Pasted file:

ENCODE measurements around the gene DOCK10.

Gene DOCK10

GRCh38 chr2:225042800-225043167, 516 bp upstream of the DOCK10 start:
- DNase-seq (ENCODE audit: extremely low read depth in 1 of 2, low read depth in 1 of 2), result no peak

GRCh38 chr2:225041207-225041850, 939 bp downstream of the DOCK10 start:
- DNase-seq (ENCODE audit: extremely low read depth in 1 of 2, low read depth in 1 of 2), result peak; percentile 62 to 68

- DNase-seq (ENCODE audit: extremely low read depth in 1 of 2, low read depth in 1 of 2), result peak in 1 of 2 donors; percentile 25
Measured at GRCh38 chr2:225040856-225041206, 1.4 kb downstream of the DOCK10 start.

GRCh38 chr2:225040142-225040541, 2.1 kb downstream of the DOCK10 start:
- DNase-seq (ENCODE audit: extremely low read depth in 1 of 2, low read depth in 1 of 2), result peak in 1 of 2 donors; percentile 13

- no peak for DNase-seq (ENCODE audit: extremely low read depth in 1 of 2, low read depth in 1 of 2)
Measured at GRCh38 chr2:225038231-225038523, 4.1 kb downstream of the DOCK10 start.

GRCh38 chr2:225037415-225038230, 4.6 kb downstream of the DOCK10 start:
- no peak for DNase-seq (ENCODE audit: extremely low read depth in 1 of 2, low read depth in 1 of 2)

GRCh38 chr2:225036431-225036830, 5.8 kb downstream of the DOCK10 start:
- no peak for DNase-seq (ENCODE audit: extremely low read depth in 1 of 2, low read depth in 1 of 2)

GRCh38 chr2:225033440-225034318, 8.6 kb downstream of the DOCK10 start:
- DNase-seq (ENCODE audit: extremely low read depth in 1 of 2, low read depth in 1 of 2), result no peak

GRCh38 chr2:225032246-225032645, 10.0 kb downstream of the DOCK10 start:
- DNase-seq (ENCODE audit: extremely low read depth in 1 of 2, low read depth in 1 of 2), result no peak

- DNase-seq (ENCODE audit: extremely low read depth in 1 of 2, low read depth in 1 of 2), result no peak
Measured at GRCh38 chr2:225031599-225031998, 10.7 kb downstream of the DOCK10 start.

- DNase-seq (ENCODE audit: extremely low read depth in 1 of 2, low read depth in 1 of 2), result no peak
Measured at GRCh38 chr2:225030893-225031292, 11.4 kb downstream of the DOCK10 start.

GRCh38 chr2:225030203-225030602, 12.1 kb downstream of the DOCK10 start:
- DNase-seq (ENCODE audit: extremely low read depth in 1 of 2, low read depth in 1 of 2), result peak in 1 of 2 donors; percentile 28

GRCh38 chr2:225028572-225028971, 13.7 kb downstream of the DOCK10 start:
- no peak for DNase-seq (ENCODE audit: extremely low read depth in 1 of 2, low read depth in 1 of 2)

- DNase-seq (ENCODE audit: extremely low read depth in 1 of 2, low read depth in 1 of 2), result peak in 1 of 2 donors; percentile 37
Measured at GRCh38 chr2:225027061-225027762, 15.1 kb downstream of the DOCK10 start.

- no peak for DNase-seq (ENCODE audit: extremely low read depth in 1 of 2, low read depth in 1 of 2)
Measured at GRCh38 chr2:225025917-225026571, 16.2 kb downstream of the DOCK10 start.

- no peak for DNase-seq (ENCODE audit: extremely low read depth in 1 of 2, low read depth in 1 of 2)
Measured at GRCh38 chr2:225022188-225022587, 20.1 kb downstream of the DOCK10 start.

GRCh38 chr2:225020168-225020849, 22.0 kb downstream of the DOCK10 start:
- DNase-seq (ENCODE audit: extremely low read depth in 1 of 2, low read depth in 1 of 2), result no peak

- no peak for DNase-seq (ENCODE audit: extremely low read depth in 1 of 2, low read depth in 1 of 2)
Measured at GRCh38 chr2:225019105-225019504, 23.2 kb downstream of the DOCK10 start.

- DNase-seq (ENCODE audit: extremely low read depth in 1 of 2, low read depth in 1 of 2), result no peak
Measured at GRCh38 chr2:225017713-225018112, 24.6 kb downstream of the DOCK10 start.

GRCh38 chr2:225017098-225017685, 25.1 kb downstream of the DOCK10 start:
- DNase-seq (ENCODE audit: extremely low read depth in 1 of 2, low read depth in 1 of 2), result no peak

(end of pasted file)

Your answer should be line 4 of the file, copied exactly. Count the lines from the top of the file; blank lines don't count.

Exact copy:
- DNase-seq (ENCODE audit: extremely low read depth in 1 of 2, low read depth in 1 of 2), result no peak